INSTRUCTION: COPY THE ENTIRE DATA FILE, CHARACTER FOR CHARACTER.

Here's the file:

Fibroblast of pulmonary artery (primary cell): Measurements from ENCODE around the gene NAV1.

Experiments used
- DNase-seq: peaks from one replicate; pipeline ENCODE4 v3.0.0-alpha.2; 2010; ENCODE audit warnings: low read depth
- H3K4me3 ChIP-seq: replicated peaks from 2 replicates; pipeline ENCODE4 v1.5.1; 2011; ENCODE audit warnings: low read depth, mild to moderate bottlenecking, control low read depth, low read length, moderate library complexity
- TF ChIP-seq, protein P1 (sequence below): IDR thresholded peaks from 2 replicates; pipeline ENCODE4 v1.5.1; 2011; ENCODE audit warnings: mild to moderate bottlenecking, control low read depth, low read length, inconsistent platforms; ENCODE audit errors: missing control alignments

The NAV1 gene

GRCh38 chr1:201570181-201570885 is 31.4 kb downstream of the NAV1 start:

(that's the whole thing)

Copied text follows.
Fibroblast of pulmonary artery (primary cell): Measurements from ENCODE around the gene NAV1.

Experiments used
- DNase-seq: peaks from one replicate; pipeline ENCODE4 v3.0.0-alpha.2; 2010; ENCODE audit warnings: low read depth
- H3K4me3 ChIP-seq: replicated peaks from 2 replicates; pipeline ENCODE4 v1.5.1; 2011; ENCODE audit warnings: low read depth, mild to moderate bottlenecking, control low read depth, low read length, moderate library complexity
- TF ChIP-seq, protein P1 (sequence below): IDR thresholded peaks from 2 replicates; pipeline ENCODE4 v1.5.1; 2011; ENCODE audit warnings: mild to moderate bottlenecking, control low read depth, low read length, inconsistent platforms; ENCODE audit errors: missing control alignments

The NAV1 gene

GRCh38 chr1:201570181-201570885 is 31.4 kb downstream of the NAV1 start: